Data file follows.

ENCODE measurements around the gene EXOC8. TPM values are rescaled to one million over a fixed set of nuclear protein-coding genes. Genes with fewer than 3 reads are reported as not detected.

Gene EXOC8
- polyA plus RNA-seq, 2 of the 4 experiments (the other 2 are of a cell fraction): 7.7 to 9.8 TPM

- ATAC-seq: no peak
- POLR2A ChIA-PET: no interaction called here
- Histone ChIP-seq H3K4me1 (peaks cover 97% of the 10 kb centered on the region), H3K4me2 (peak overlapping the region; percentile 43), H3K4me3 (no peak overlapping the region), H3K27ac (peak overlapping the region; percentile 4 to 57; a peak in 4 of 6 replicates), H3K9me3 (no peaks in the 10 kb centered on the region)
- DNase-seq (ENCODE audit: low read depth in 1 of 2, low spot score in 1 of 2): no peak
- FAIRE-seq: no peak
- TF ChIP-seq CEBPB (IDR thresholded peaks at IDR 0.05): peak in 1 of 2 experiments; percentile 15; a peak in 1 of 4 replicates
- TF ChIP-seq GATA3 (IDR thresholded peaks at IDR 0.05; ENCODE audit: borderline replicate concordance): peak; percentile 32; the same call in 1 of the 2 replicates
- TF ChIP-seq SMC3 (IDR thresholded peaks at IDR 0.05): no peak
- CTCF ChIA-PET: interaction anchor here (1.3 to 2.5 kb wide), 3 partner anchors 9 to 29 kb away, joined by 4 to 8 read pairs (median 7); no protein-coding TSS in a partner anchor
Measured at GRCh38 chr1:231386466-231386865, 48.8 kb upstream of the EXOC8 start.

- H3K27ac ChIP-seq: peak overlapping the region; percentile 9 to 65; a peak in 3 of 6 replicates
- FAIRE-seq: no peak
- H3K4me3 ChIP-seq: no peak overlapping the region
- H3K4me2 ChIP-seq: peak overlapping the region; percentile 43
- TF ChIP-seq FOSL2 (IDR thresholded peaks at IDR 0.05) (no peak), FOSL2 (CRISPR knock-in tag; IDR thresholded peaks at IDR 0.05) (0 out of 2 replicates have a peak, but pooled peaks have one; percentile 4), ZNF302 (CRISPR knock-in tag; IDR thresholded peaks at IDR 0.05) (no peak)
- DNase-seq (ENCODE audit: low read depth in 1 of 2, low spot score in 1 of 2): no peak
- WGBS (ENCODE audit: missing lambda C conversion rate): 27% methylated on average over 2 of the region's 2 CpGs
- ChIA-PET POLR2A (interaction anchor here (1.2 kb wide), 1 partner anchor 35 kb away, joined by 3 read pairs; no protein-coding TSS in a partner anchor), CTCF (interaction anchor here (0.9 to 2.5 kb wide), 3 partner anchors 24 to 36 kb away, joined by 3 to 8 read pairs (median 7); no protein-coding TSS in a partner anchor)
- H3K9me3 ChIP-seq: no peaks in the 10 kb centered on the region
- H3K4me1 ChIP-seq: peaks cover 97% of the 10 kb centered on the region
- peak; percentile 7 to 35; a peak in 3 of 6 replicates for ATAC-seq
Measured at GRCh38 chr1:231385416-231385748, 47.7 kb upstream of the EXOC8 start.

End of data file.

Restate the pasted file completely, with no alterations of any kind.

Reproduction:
ENCODE measurements around the gene EXOC8. TPM values are rescaled to one million over a fixed set of nuclear protein-coding genes. Genes with fewer than 3 reads are reported as not detected.

Gene EXOC8
- polyA plus RNA-seq, 2 of the 4 experiments (the other 2 are of a cell fraction): 7.7 to 9.8 TPM

- ATAC-seq: no peak
- POLR2A ChIA-PET: no interaction called here
- Histone ChIP-seq H3K4me1 (peaks cover 97% of the 10 kb centered on the region), H3K4me2 (peak overlapping the region; percentile 43), H3K4me3 (no peak overlapping the region), H3K27ac (peak overlapping the region; percentile 4 to 57; a peak in 4 of 6 replicates), H3K9me3 (no peaks in the 10 kb centered on the region)
- DNase-seq (ENCODE audit: low read depth in 1 of 2, low spot score in 1 of 2): no peak
- FAIRE-seq: no peak
- TF ChIP-seq CEBPB (IDR thresholded peaks at IDR 0.05): peak in 1 of 2 experiments; percentile 15; a peak in 1 of 4 replicates
- TF ChIP-seq GATA3 (IDR thresholded peaks at IDR 0.05; ENCODE audit: borderline replicate concordance): peak; percentile 32; the same call in 1 of the 2 replicates
- TF ChIP-seq SMC3 (IDR thresholded peaks at IDR 0.05): no peak
- CTCF ChIA-PET: interaction anchor here (1.3 to 2.5 kb wide), 3 partner anchors 9 to 29 kb away, joined by 4 to 8 read pairs (median 7); no protein-coding TSS in a partner anchor
Measured at GRCh38 chr1:231386466-231386865, 48.8 kb upstream of the EXOC8 start.

- H3K27ac ChIP-seq: peak overlapping the region; percentile 9 to 65; a peak in 3 of 6 replicates
- FAIRE-seq: no peak
- H3K4me3 ChIP-seq: no peak overlapping the region
- H3K4me2 ChIP-seq: peak overlapping the region; percentile 43
- TF ChIP-seq FOSL2 (IDR thresholded peaks at IDR 0.05) (no peak), FOSL2 (CRISPR knock-in tag; IDR thresholded peaks at IDR 0.05) (0 out of 2 replicates have a peak, but pooled peaks have one; percentile 4), ZNF302 (CRISPR knock-in tag; IDR thresholded peaks at IDR 0.05) (no peak)
- DNase-seq (ENCODE audit: low read depth in 1 of 2, low spot score in 1 of 2): no peak
- WGBS (ENCODE audit: missing lambda C conversion rate): 27% methylated on average over 2 of the region's 2 CpGs
- ChIA-PET POLR2A (interaction anchor here (1.2 kb wide), 1 partner anchor 35 kb away, joined by 3 read pairs; no protein-coding TSS in a partner anchor), CTCF (interaction anchor here (0.9 to 2.5 kb wide), 3 partner anchors 24 to 36 kb away, joined by 3 to 8 read pairs (median 7); no protein-coding TSS in a partner anchor)
- H3K9me3 ChIP-seq: no peaks in the 10 kb centered on the region
- H3K4me1 ChIP-seq: peaks cover 97% of the 10 kb centered on the region
- peak; percentile 7 to 35; a peak in 3 of 6 replicates for ATAC-seq
Measured at GRCh38 chr1:231385416-231385748, 47.7 kb upstream of the EXOC8 start.